REGRETS? I’ve had a few. Unlike the famous song, in my case there are far too many to mention. There are still times when I wince at the thought of some of the things I have said or done – whether in moments of anger, ignorance or sheer stupidity – which have taught me difficult lessons.

The most difficult inevitably have been ones where those mistakes have hurt or let down people I love or love me. An essential part of the process of reconciliation that has followed has involved confession and an acknowledgement of the wrong that I have done or the hurt that I have caused.

This week the England cricketer Ollie Robinson had one of those moments when after a day labouring in the field playing in a Test match for England, he appeared before the media to make a statement about past mistakes.

“On the biggest day of my career so far, I am embarrassed by the racist and sexist tweets that I posted over eight years ago, which have today become public,” he said. “I want to make it clear that I’m not racist and I’m not sexist. I deeply regret my actions, and I am ashamed of making such remarks. I was thoughtless and irresponsible, and regardless of my state of mind at the time, my actions were inexcusable. Since that period, I have matured as a person and fully regret the tweets.”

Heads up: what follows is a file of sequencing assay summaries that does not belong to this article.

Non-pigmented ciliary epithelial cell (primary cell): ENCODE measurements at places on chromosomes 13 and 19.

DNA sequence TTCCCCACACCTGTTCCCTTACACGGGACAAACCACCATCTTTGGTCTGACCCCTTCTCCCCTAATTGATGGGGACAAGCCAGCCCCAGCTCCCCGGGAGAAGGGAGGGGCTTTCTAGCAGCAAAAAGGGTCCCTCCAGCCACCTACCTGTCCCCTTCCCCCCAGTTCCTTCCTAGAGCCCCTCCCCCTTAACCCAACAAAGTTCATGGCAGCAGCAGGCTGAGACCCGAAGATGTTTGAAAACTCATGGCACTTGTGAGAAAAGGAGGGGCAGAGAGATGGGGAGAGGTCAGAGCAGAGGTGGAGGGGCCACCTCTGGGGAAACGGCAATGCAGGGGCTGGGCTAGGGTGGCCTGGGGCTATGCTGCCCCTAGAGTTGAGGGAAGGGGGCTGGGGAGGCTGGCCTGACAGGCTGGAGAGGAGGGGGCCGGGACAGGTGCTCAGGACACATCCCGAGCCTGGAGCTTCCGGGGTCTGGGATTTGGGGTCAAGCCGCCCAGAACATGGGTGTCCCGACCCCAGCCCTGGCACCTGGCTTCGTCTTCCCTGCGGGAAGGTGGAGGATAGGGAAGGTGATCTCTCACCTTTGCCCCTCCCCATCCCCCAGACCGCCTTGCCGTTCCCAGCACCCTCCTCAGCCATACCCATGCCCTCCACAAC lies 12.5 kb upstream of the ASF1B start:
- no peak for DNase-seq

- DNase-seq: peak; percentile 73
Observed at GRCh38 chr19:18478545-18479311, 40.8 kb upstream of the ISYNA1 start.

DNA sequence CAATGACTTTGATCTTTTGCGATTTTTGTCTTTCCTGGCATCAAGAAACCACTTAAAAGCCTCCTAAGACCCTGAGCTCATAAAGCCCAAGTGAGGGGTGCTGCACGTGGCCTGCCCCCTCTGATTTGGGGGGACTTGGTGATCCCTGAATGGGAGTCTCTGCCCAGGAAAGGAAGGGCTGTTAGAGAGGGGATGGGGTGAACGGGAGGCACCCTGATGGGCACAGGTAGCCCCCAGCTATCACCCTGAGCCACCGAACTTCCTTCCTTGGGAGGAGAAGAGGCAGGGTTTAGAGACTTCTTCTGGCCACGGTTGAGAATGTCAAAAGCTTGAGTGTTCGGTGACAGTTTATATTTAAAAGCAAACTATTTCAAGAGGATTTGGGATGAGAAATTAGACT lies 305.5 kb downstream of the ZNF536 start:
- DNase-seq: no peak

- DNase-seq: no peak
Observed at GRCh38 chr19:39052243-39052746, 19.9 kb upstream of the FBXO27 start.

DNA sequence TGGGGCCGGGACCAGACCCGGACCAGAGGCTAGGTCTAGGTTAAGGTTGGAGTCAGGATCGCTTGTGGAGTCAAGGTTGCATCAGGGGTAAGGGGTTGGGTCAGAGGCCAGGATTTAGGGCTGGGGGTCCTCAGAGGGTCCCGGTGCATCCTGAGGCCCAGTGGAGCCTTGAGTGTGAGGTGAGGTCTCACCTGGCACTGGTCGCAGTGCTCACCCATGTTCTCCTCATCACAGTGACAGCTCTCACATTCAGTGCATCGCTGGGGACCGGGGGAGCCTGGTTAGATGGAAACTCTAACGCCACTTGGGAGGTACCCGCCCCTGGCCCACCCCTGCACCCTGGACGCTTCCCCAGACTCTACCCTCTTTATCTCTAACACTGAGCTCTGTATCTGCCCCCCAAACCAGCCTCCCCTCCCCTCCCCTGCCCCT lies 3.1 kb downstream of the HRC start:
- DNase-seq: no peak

One of the things I love about the Church is that we are in the business of accepting apologies. At the heart of the Christian faith is Grace, the concept of undeserved merit or favour, given when not owed. It stands at the opposite end of the spiritual scale to Karma, where the sum of a person's actions is viewed as deciding their fate in the future – more commonly understood as what goes around comes around.

But Grace understands and sees the world differently. As a different song puts it: “Grace makes beauty out of ugly things.”

The England Cricket Board has taken the decision to suspend Ollie Robinson and in so doing to make him ineligible for the second Test while it figures out the process of how to respond to his tweets. It’s a tricky process for an organisation under fire for alleged institutional racism from former umpires John Holder and Ismail Dawood, and the experiences of former England batsman Michael Carberry.

The road to justice is a journey that travels through reconciliation by way of repentance, apology and mercy.

Ollie Robinson has recognised his mistakes and apologised for them. In the rightful need for justice is the accompanying consideration of mercy, the compassion and kindness shown to someone whom it is in one's power to punish or harm.

The ECB needs to recognise that there must always be a road to redemption, even for the worst of sinners. In coming to their decision the ECB could do much worse than to recall those words from the Lord’s prayer: “Forgive us our sins, as we forgive those who sin against us.”